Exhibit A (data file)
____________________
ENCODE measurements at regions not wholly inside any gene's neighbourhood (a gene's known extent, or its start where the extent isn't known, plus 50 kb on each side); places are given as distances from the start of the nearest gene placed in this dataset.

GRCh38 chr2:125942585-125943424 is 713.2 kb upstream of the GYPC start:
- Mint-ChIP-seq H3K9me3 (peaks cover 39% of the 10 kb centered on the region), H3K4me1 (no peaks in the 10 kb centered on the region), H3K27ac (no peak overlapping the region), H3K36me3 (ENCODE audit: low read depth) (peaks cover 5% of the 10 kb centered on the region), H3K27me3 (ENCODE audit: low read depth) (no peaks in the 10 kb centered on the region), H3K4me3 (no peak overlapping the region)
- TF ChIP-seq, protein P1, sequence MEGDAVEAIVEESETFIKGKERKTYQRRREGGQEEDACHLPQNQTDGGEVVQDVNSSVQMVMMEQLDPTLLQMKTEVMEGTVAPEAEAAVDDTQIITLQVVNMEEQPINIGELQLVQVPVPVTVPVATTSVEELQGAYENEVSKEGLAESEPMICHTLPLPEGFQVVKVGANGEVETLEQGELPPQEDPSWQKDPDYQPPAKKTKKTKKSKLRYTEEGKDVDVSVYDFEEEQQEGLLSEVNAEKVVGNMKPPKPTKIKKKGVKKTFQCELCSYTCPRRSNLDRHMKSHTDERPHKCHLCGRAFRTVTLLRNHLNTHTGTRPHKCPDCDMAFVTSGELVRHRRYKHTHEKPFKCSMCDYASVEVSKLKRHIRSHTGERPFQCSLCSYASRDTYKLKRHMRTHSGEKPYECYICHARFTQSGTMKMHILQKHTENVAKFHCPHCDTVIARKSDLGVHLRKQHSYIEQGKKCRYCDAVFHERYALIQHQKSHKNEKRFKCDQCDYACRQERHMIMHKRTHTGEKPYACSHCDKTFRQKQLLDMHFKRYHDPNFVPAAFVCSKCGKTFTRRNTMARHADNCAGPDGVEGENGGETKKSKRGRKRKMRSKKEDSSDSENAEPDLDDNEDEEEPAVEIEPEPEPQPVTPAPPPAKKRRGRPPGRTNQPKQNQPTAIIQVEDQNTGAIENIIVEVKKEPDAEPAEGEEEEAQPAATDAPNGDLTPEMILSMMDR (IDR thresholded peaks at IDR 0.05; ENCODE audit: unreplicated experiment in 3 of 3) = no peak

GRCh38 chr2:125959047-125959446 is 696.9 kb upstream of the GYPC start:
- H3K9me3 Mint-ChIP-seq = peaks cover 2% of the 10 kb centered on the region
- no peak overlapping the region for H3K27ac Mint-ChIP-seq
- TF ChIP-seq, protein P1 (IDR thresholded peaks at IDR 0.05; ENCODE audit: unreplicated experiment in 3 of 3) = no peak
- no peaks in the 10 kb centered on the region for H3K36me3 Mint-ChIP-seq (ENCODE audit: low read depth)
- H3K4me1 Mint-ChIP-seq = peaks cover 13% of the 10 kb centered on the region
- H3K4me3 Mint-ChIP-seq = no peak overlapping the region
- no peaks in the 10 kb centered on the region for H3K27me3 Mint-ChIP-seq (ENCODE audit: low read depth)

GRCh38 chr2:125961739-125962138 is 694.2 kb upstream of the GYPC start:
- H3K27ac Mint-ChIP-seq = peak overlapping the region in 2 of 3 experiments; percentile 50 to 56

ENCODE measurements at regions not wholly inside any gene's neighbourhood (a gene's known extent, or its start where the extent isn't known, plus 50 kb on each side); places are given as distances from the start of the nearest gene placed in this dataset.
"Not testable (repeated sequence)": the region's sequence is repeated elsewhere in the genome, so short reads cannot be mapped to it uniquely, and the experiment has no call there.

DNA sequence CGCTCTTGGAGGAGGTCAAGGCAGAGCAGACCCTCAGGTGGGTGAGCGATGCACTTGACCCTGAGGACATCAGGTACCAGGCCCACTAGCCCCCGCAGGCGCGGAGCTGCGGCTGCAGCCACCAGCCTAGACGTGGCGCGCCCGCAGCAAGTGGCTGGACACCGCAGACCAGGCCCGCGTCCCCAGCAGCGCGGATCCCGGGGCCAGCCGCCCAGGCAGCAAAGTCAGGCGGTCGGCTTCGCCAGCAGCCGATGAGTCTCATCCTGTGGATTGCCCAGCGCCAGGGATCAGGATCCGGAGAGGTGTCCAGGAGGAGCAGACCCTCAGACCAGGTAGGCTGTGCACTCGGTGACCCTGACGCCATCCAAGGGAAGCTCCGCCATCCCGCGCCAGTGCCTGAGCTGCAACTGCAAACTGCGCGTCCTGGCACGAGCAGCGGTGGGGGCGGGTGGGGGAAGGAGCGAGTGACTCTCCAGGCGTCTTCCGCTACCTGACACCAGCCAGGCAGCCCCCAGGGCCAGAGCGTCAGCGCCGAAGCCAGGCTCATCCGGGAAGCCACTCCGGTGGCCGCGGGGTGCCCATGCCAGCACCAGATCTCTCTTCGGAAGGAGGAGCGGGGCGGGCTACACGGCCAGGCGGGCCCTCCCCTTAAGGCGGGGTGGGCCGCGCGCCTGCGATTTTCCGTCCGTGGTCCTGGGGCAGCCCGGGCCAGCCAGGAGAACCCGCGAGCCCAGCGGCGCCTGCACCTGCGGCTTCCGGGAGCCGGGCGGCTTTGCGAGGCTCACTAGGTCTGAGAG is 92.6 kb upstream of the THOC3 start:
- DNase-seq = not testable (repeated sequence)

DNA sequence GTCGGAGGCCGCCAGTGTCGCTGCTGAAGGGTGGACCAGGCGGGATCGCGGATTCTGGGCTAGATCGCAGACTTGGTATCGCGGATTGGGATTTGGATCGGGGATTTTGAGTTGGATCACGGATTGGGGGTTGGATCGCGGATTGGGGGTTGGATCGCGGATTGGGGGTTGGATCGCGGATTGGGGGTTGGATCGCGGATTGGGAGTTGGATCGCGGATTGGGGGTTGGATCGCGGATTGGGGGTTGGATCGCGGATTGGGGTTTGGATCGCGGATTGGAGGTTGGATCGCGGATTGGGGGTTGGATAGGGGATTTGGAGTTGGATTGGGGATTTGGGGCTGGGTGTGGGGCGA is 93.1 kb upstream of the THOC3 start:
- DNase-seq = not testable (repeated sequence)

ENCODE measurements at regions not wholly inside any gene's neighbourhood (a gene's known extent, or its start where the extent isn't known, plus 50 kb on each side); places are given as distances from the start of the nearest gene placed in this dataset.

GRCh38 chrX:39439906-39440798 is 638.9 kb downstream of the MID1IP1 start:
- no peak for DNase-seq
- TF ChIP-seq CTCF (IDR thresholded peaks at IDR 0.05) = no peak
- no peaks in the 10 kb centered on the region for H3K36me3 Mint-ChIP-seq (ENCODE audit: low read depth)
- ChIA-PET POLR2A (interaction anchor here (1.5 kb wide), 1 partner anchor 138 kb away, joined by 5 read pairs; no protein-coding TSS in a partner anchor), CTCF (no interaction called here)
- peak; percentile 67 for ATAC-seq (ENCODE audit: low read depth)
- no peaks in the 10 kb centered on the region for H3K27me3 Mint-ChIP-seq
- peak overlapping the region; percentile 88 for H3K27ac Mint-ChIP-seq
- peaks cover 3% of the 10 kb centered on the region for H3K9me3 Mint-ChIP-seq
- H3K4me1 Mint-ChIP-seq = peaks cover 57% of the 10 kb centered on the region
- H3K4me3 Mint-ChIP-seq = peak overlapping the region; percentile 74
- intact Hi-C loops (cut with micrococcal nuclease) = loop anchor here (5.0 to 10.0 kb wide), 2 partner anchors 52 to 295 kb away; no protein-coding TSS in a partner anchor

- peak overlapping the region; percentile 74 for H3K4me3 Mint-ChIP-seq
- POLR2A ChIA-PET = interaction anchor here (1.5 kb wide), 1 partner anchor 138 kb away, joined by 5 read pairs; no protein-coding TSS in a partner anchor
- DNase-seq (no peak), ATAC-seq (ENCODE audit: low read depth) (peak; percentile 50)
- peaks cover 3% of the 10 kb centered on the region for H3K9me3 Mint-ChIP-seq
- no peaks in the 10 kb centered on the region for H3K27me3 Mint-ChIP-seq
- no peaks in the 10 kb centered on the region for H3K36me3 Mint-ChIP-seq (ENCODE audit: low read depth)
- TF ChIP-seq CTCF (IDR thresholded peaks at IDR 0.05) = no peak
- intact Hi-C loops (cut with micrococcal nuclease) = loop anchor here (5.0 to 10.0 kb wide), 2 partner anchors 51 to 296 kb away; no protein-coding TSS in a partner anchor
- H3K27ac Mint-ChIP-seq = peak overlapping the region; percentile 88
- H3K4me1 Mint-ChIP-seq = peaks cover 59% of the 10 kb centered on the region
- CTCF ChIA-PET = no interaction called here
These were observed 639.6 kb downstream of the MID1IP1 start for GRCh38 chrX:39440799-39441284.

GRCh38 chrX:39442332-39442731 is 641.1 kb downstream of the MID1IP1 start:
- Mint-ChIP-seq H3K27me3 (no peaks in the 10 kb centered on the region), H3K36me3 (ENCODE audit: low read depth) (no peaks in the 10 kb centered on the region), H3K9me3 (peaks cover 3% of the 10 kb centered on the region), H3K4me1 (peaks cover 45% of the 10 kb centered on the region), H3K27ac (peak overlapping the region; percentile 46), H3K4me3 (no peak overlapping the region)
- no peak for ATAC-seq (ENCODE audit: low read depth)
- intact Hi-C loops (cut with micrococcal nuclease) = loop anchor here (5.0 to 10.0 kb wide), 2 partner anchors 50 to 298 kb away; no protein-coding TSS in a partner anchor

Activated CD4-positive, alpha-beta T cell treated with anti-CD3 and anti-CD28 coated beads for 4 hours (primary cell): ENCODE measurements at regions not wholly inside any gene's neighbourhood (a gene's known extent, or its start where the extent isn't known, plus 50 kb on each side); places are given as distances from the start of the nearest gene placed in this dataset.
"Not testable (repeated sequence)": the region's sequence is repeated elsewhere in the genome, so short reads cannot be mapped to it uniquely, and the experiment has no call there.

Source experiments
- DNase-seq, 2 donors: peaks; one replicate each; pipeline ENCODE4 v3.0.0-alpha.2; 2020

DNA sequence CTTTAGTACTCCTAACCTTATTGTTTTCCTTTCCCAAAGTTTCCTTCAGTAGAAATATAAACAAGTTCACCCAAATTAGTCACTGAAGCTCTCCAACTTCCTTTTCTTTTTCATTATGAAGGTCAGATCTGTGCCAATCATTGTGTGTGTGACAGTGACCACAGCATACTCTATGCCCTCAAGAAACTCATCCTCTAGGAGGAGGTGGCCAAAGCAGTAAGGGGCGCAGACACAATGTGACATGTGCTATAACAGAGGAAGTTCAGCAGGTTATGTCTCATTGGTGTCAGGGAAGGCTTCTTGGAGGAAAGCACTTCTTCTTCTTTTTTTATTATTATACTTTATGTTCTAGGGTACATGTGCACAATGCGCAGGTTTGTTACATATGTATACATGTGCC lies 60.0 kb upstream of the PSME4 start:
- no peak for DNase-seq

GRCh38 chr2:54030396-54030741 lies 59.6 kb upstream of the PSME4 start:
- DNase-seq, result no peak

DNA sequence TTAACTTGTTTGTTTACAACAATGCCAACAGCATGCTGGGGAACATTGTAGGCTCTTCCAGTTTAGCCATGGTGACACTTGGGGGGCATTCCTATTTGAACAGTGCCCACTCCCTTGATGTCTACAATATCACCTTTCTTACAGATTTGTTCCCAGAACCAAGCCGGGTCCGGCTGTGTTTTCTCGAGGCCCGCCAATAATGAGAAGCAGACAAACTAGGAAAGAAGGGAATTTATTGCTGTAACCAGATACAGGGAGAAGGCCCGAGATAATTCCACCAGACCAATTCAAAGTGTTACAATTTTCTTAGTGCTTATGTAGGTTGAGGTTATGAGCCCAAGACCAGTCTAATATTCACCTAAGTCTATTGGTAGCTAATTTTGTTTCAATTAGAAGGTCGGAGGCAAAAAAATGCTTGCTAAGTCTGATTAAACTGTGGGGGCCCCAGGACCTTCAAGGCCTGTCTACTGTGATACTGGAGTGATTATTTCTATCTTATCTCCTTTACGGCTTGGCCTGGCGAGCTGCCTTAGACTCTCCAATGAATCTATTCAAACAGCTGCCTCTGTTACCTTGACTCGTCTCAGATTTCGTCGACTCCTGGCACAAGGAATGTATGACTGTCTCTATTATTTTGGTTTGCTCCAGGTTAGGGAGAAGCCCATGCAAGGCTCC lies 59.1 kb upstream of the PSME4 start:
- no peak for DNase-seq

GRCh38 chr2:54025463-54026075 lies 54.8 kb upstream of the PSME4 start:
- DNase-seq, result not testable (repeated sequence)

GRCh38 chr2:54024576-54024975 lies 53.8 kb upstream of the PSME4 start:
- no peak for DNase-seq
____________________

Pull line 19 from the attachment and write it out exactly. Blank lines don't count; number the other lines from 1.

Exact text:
DNA sequence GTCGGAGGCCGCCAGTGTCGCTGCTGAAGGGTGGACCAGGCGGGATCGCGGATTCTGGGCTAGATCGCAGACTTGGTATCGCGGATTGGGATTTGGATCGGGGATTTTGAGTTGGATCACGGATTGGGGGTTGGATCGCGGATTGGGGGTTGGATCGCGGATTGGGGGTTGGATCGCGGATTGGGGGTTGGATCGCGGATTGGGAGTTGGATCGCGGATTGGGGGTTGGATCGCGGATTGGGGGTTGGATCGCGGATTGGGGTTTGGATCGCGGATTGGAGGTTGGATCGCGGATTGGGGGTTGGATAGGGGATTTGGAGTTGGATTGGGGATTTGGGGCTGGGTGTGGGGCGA is 93.1 kb upstream of the THOC3 start: